Saturday, January 6, 2018

From Norway to North Dakota

Hvem va du Helene? (Who Were You, Helene?)
Today a surprise package came in the mail.  When I saw the envelope was mailed from Norway, I knew it was from  longterm client Stein.

I have not heard from him in a year. Matter of fact, I got family pics from him the last time he was in North Dakota and knew he was doing another family tour in America.

The a3Genealogy crew connects clients to overseas cousins.  We usually do a genealogy booklet, verification with DNA, and we collect as many pics and artifacts as we can for the client. Many of our clients are looking for "off-the-internet documents. They have come to dead-ends on the internet, but know there's a lot more information floating around, or "archived."

This is not the first time, I have been mentioned in a client's personal family book, but it's special every time! One of my presentations is called Sharing Your Ancestors.  Any long-term client of ours, (and we have several) knows that I want them to write and share about their family.  It started with my Napa Valley vintner in 2008. He has connected with dozens of Stice cousins he never knew. One was a significant scientist in the cloning of Dolly the Sheep. (Remember that?)

a3Genealogy is now known for creating travel guides, and even setting up meetings for cousins. It's our off-the-TV version of Who Do You Think You Are, but just as exciting. There's the Australian South Pacific client who connected with her biological family from WWII in the Ohio.  Then there's Mary Ellen of Effingham, IL who brings her ancestors alive in books, on stage, and in historical presentations.  And the descendant of a WWI - WWII soldier who we traced and mapped throughout Iceland and Europe so he could follow the footsteps of his ancestor and the troops.

There are so many reasons to do genealogy, but to create a space for your ancestors to have life, is so special.  We also find out a little about ourselves by meeting these distant cousins. So when I opened Stein's book, and found this compilation of his genealogical research of Helene, I melted.

Helene Fauske was most fascinating as she worked for Rockefeller, Standard Oil, and was working in their Asia offices for the American Board of Commissioners for Foreign Missions (ABCM). Read the section about Women in the Mission to get research tips: Ancestors Who Joined Missions. In addition to vital records we uncovered business and personal correspondence, photos and newspaper articles on her movements.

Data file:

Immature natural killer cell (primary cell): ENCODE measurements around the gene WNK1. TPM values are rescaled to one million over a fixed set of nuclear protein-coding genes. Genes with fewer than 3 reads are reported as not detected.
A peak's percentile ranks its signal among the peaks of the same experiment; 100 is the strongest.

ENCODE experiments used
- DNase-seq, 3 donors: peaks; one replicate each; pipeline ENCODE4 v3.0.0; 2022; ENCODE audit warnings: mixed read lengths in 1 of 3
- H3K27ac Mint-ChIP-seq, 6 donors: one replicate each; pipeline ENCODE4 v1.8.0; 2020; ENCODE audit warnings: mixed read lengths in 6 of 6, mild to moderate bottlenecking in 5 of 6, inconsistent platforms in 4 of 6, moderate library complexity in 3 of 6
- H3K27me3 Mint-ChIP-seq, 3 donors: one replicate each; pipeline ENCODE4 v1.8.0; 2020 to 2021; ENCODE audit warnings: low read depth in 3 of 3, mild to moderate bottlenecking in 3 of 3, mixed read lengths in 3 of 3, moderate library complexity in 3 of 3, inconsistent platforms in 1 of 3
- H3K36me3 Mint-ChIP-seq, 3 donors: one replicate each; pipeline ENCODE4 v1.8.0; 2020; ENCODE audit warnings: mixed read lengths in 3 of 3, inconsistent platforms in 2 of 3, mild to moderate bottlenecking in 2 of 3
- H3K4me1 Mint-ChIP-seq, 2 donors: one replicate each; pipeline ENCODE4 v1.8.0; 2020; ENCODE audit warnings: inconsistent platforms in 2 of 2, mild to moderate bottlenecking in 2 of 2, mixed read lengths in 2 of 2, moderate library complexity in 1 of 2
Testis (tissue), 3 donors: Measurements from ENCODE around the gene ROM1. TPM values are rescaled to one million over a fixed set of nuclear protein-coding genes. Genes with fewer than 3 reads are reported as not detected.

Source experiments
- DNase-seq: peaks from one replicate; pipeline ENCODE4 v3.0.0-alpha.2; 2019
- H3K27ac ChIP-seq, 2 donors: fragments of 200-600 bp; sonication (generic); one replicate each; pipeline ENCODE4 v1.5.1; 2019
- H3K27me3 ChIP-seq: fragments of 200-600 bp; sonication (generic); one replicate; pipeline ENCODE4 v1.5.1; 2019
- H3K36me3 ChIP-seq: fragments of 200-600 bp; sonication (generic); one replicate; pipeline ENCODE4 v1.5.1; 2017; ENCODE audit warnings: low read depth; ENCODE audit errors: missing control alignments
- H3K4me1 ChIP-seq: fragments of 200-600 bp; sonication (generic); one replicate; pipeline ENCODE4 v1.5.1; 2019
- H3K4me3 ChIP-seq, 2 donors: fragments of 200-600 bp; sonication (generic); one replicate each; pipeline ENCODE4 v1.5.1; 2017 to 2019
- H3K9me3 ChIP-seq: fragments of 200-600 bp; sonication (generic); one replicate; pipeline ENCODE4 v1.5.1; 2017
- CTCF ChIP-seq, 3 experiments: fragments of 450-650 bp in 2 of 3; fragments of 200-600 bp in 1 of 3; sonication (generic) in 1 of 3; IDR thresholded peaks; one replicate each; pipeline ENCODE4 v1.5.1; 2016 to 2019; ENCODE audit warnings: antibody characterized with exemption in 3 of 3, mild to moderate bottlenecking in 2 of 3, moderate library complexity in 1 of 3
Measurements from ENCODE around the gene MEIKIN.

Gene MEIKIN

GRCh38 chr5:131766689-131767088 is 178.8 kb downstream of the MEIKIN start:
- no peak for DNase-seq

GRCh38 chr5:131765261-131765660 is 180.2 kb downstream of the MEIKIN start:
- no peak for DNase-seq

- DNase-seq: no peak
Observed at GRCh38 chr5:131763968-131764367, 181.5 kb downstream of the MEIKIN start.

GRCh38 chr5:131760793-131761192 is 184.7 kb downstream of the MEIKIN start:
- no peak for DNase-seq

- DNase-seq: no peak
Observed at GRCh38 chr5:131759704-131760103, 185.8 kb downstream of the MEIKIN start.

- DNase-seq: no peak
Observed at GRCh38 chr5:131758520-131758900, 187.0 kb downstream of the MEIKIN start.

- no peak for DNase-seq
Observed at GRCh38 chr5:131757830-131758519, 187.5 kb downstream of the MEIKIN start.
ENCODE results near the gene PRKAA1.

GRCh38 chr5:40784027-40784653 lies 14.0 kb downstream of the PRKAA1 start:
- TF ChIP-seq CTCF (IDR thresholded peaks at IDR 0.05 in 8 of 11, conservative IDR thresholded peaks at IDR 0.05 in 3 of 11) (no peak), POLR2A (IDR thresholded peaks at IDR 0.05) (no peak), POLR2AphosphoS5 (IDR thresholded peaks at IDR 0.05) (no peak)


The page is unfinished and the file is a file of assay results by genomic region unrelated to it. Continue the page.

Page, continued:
"Søkene Etter Helene" 

 a3Genealogi gjorde en søkejobb, og fant Helene Fauske. de fant de to pleiehjemmene hun bodde på, og kan bekrefte at hun døde på. Dokumentene fra begravelsen viser at Helene aldri giftet set. a3genealogi bekrefter at hun mottok en pensjon fra standard oil pa 2500 i maneden.
Translation: The Search for Helene 
a3genealogy did research and found Helene Fauske. They found the two nursing homes she was living in and confirmed her death date.  The documents from the funeral  home showed that Helene never got married. a3genealogi confirmed that she received a pension from standard oil at $2500 a month." [This was based on the nursing home/court papers].
We connected Stein to his unknown North Dakota cousins. They had the other half of the story.  Family pics, the letters from Asia and NY, and so much more were just waiting for Stein in North Dakota.

An Excerpt from Chapter Profesjonell Hjelp

Translation: Professional Help
Well I returned home, and continued the work, but I was forced to realize that I needed help from someone who could do genealogy... I needed help! Kathleen Brandt is a professional genealogist and owner of a3Genealogy. She was hired to do this easy job, and to systematize all my loose threads. Most of all, I hoped it would be possible to find relatives alive. Kathleen started searching at multiple sites and sent reports back to me by email. This worked perfectly 
[Kathleen] had found some of her [Helene’s] descendants in Grand Forks. The lady I should be related to was Inez S. Drake. I was in doubt... Yet, her maiden name was Kjelsberg.. This name was known from previous research. I asked Kathleen to call Inez to see if she knew anything about Helene Fauske. [...] Inez was Helen's niece. Kathleen called me back with an invitation from Inez [to contact her]. It was just amazing... Thus I could start planning trip number two, but first a little more background material was needed.
Note: Translations were done by me. I haven't been to Norway since the 1980's and I used Google Translate to assist in this loose translation.

The Take Away
Share Your Ancestors!
I just asked Stein if he was willing to make this book more widely available in America.  I'll let you know his answer.

Kathleen Brandt
Accurate, available answers

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